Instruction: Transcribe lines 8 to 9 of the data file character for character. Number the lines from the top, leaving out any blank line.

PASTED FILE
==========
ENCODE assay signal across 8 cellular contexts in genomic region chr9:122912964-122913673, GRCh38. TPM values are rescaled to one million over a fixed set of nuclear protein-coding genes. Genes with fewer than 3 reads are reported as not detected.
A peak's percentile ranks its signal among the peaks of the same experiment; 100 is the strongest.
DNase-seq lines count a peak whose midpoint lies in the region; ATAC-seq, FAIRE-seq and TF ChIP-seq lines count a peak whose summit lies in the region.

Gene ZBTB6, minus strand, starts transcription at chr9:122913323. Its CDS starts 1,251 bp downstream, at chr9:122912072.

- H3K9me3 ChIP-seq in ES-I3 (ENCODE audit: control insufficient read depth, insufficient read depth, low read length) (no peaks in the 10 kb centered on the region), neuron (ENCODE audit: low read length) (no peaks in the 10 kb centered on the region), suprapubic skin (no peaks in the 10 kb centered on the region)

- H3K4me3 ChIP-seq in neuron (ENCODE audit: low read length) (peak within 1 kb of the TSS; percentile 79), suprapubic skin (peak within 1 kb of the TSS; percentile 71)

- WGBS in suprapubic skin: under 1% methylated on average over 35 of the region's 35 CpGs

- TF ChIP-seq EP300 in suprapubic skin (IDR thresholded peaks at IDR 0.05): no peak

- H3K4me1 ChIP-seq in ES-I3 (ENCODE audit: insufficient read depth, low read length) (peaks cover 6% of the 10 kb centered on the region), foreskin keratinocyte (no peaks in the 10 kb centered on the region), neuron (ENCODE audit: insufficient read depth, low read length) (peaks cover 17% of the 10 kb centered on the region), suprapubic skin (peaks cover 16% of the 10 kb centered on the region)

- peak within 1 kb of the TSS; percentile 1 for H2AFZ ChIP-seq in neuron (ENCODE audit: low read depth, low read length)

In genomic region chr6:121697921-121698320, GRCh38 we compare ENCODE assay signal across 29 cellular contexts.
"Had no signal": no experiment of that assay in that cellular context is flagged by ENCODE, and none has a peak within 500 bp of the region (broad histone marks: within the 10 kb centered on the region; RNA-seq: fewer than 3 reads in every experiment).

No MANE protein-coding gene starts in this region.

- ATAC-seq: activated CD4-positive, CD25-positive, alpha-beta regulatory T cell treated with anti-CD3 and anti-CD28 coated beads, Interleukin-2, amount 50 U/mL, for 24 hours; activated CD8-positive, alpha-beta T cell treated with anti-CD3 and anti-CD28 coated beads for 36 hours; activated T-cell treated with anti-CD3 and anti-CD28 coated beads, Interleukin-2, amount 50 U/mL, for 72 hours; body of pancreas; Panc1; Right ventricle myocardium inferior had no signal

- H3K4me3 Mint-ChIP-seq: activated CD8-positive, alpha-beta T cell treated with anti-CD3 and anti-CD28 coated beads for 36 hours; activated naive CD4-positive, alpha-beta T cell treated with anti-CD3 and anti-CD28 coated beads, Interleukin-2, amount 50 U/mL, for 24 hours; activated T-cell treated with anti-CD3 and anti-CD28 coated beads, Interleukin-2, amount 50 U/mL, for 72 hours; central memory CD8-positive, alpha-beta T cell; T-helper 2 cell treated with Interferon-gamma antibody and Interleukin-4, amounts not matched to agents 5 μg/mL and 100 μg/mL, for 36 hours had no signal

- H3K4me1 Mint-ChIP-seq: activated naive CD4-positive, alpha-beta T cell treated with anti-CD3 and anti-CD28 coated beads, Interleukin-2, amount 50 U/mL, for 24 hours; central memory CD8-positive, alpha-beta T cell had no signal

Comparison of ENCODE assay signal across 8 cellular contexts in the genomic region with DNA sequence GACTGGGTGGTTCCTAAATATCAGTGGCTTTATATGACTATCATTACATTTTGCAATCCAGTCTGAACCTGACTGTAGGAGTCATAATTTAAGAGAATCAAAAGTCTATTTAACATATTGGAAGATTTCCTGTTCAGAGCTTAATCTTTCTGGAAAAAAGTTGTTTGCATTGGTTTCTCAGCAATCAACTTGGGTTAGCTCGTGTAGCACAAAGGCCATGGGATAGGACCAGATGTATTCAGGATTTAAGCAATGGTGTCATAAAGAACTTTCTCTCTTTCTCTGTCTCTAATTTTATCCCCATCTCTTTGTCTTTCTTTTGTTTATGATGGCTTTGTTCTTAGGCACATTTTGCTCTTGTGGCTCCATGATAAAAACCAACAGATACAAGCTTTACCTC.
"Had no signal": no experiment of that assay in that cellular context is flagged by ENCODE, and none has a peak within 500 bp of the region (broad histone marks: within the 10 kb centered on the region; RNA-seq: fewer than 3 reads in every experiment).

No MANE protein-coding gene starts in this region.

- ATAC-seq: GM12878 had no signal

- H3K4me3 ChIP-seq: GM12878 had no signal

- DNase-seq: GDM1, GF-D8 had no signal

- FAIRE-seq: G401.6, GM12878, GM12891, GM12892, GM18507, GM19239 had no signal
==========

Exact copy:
- TF ChIP-seq EP300 in suprapubic skin (IDR thresholded peaks at IDR 0.05): no peak

- H3K4me1 ChIP-seq in ES-I3 (ENCODE audit: insufficient read depth, low read length) (peaks cover 6% of the 10 kb centered on the region), foreskin keratinocyte (no peaks in the 10 kb centered on the region), neuron (ENCODE audit: insufficient read depth, low read length) (peaks cover 17% of the 10 kb centered on the region), suprapubic skin (peaks cover 16% of the 10 kb centered on the region)